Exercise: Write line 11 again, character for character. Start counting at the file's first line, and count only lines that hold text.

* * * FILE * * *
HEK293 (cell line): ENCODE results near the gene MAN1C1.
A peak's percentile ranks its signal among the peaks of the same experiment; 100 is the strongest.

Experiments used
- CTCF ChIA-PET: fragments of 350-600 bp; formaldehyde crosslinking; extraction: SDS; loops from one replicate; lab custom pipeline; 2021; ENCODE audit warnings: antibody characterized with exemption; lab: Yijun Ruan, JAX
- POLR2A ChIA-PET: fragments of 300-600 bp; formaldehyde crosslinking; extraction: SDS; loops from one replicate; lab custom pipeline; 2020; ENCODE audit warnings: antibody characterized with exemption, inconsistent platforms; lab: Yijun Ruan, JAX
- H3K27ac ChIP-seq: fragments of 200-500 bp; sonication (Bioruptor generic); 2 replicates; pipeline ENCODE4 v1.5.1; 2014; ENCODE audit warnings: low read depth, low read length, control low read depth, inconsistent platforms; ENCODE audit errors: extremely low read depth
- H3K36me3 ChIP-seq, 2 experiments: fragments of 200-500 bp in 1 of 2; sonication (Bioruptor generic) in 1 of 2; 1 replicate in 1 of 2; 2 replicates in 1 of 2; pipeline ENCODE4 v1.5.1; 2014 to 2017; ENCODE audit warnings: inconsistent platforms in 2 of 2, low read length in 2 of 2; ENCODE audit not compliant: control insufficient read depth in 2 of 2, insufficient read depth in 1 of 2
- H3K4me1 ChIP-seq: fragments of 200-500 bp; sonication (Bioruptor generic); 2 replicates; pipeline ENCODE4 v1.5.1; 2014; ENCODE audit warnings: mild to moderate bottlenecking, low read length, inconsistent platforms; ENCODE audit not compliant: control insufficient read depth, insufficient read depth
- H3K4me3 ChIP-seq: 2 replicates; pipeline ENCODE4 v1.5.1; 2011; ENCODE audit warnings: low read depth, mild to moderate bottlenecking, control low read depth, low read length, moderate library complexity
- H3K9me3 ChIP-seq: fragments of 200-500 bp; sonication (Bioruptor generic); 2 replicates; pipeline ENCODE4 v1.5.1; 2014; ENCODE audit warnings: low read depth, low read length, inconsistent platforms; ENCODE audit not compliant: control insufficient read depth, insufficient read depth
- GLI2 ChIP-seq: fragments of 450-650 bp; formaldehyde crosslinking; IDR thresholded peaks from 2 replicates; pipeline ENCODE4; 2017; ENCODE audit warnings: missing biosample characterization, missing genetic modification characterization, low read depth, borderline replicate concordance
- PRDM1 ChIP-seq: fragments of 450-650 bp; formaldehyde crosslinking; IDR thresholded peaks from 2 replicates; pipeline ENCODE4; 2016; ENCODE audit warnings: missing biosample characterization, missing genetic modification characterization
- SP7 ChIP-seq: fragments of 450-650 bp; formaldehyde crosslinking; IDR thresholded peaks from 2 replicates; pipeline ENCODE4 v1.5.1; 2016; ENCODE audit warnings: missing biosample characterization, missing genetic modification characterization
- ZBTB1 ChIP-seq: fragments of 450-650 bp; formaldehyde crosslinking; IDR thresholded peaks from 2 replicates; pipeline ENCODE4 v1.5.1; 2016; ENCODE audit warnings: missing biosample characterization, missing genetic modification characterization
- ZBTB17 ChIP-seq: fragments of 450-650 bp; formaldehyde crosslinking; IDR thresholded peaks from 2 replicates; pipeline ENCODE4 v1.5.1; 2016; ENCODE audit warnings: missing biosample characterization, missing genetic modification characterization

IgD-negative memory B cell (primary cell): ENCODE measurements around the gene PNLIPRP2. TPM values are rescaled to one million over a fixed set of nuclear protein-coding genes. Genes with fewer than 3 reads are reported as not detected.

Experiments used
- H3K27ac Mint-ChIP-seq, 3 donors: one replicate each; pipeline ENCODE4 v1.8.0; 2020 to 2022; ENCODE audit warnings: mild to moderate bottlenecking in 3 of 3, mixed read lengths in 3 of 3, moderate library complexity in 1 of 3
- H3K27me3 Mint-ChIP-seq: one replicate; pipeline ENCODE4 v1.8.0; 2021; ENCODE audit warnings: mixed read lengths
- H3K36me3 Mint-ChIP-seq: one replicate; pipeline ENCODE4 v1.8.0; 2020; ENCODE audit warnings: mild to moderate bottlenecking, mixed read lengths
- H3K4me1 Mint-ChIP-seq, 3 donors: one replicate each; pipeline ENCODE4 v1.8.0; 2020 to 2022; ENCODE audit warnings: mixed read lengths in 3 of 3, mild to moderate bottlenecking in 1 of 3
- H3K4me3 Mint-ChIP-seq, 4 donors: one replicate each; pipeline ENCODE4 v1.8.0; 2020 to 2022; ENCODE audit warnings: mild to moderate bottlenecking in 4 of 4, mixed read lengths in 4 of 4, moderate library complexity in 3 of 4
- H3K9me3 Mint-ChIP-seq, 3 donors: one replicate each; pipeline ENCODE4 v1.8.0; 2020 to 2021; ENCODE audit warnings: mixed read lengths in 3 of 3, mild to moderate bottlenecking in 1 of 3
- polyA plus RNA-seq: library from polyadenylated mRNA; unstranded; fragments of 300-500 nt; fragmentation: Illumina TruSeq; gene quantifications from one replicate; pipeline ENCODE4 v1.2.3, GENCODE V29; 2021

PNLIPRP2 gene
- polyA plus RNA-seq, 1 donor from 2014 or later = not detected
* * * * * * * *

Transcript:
- GLI2 ChIP-seq: fragments of 450-650 bp; formaldehyde crosslinking; IDR thresholded peaks from 2 replicates; pipeline ENCODE4; 2017; ENCODE audit warnings: missing biosample characterization, missing genetic modification characterization, low read depth, borderline replicate concordance